OK: you’ve seen the video. You’ve heard Mr. Floyd protest that he can’t breathe, that the officer was killing him. You’ve seen other officers stand by and not do anything — some even assisting — even as bystanders pleaded for them to let Mr. Floyd breathe. It’s disturbing, it’s distressing, and it’s nothing new.
I saw a video from one of the resulting protests where another officer restrained a protester — a black man, of course — in exactly the same way, although in this case another officer eventually moved the officer’s knee off the protester’s neck. He’d learned what that video looked like.
There now have been protests in over 140 U.S. cities, with the National Guard mobilized in almost half the states. Most protests have been peaceful, but there has been looting and there have been shootings. It’s a level of civil unrest not seen since the 1960’s.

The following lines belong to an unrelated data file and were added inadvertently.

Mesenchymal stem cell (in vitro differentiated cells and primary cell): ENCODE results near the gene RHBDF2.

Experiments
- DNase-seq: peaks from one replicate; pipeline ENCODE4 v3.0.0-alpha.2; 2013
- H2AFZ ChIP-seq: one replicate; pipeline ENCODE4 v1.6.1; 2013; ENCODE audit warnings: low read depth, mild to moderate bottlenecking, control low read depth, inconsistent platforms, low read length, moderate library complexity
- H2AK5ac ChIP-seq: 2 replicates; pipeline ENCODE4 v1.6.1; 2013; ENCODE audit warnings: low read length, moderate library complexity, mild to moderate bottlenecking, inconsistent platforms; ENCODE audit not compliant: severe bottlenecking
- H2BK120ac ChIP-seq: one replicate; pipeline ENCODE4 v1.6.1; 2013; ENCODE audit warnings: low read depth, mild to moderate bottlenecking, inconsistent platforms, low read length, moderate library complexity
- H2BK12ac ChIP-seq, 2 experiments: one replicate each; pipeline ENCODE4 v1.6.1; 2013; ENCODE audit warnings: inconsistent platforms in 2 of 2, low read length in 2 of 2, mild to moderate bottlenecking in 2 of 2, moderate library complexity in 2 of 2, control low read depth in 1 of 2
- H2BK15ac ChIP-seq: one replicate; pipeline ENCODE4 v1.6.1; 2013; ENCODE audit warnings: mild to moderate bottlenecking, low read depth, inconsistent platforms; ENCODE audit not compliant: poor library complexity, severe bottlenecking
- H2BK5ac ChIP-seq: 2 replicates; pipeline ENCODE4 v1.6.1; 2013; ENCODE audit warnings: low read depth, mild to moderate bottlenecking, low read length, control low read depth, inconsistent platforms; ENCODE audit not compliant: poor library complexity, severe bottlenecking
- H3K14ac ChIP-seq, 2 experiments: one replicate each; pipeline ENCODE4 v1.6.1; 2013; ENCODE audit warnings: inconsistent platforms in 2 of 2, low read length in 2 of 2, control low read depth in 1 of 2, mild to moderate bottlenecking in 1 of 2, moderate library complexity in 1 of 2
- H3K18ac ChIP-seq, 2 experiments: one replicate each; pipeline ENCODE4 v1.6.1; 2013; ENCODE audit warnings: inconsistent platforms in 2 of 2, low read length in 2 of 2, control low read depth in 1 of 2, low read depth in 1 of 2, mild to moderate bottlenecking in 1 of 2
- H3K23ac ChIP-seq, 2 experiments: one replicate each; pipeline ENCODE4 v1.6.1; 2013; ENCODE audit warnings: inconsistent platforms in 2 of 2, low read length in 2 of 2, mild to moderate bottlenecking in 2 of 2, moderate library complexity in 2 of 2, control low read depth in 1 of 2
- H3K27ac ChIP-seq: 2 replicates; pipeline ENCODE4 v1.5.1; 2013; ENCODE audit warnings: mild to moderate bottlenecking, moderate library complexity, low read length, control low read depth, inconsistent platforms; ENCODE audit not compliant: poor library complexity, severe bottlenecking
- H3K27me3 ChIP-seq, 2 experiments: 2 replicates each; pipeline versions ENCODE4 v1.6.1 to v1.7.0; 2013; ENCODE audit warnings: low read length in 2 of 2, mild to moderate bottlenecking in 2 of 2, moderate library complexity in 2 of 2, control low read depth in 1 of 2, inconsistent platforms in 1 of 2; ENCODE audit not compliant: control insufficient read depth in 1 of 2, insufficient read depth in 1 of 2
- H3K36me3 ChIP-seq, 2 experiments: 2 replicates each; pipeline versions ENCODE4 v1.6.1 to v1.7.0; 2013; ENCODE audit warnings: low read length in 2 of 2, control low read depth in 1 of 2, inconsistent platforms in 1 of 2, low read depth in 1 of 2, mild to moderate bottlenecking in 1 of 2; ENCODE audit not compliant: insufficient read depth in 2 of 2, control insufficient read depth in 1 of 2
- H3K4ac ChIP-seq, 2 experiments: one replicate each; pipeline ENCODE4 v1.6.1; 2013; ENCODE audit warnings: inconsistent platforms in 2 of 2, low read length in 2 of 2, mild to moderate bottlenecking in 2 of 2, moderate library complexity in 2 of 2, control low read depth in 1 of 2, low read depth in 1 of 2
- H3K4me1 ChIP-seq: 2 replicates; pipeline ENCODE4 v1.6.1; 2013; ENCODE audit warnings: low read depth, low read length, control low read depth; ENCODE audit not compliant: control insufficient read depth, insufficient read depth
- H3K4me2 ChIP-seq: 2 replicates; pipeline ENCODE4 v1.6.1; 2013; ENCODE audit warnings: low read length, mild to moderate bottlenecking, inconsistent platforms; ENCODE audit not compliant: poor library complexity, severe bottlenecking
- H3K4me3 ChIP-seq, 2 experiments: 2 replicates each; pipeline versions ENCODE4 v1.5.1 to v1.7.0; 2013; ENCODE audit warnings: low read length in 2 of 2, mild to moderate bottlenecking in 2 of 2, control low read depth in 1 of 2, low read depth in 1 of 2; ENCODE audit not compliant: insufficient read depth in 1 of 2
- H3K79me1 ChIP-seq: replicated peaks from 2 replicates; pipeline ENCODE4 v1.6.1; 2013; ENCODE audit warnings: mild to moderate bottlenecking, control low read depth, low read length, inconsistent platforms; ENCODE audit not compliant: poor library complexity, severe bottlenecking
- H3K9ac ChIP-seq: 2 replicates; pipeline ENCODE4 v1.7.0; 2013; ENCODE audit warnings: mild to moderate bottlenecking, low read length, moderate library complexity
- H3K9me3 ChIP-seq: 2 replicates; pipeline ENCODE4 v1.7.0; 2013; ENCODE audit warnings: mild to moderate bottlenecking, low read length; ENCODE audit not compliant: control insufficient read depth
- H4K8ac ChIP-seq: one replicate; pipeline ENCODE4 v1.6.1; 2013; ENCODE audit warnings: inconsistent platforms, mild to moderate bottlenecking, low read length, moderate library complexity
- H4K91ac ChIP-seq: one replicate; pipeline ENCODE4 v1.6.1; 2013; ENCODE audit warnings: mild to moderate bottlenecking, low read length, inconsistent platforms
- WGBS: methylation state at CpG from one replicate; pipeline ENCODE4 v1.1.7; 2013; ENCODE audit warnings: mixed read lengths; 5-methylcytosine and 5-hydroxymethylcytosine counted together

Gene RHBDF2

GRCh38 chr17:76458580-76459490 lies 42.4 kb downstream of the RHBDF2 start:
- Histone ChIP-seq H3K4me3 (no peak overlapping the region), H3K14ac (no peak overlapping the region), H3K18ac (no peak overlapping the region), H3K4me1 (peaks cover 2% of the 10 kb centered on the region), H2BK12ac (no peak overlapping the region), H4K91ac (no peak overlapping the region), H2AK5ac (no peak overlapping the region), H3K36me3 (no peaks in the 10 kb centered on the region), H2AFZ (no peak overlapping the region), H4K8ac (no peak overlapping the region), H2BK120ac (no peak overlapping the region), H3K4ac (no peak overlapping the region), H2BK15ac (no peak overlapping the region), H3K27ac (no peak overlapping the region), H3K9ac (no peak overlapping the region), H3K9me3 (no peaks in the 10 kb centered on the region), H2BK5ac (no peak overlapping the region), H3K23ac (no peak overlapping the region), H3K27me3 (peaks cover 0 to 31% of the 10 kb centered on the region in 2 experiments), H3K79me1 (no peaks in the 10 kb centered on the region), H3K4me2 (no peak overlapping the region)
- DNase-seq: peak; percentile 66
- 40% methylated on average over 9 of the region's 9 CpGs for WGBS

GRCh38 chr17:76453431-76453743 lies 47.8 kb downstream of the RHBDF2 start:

And we thought it was bad when we just wanted the grocery stores to have toilet paper again, when wearing a mask was considered a hardship.
Reopening safely out of the current pandemic ought to be done via persuasion, not coercion.
It has been more than five months since the world first learned about COVID-19. Models predicted a sharp increase in the number of cases, and a seemingly high likelihood the pandemic would overwhelm our hospitals. These models were often inaccurate, and we have all come to learn about the imprecision of epidemiological prediction. Nevertheless, the infection is far worse than anyone initially accepted – becoming a staple of our generation. Fearing uncountable deaths and the possible need to prioritize resources for those affected, initial government measures were put in place to curtail the spread of the virus. Images of the Lombardic tragedy compelled all to stay in place and wait for the storm to pass, and with few exceptions most complied. Realizing the gravity of the situation, governments gradually implemented measures to prevent infections. With some vacillation, we evolved from travel restrictions, to social distancing, shelter in place and universal mask use.